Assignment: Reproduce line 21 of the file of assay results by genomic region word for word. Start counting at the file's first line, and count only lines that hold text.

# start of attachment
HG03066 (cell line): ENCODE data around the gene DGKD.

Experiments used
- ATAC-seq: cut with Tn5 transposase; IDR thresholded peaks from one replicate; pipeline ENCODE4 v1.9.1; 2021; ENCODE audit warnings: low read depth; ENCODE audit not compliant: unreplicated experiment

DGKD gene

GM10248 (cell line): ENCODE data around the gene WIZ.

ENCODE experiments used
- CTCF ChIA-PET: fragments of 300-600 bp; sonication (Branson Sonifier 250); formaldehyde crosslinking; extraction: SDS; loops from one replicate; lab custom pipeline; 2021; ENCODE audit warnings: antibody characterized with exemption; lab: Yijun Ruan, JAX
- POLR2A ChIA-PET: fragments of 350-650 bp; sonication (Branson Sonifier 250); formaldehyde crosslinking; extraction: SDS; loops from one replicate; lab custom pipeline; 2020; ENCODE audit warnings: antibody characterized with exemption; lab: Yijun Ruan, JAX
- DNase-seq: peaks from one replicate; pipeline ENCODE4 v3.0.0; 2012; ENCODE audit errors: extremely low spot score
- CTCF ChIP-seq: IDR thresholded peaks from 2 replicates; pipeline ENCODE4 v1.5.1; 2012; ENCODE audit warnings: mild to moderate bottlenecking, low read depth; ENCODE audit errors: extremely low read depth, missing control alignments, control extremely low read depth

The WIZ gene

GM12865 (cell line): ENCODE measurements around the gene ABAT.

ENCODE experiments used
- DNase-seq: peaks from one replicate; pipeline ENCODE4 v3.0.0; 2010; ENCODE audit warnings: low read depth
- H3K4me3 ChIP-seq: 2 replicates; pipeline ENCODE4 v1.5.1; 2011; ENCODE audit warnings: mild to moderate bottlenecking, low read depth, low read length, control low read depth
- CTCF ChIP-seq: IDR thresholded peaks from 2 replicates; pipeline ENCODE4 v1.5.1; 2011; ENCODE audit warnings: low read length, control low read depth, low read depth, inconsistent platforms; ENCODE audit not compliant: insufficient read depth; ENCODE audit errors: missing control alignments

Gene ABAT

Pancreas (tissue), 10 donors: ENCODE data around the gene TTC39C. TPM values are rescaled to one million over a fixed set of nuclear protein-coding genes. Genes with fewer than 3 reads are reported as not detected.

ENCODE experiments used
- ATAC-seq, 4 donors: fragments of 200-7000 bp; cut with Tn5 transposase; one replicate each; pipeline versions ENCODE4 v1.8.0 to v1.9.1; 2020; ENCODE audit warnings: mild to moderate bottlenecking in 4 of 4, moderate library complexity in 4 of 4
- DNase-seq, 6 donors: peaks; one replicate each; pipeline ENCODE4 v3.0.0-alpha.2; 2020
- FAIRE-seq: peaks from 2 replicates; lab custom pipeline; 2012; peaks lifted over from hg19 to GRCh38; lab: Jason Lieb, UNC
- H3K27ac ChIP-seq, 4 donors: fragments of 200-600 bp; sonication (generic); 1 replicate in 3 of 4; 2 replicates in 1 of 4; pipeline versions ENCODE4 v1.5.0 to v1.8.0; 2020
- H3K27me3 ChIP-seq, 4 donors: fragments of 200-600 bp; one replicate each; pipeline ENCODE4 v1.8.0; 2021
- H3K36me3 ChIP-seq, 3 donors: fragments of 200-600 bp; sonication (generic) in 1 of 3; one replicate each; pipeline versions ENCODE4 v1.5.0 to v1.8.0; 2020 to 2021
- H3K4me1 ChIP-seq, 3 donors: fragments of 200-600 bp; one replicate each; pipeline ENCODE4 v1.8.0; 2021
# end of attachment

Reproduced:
- DNase-seq, 6 donors: peaks; one replicate each; pipeline ENCODE4 v3.0.0-alpha.2; 2020